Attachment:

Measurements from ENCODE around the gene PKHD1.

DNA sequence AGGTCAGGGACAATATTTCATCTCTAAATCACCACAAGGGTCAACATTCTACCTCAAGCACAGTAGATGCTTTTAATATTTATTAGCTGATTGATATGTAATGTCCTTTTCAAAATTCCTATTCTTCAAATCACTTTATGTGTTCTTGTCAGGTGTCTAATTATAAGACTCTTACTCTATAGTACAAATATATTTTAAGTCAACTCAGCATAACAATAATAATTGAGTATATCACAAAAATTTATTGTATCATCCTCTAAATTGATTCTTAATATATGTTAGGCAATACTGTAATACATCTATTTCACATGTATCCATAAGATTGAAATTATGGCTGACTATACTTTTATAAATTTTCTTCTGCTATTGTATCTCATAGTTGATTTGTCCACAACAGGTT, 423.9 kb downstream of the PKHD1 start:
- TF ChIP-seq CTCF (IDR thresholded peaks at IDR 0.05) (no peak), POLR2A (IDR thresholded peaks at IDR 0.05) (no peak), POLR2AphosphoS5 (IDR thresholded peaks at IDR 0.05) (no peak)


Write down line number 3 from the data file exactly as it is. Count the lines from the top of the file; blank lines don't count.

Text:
- TF ChIP-seq CTCF (IDR thresholded peaks at IDR 0.05) (no peak), POLR2A (IDR thresholded peaks at IDR 0.05) (no peak), POLR2AphosphoS5 (IDR thresholded peaks at IDR 0.05) (no peak)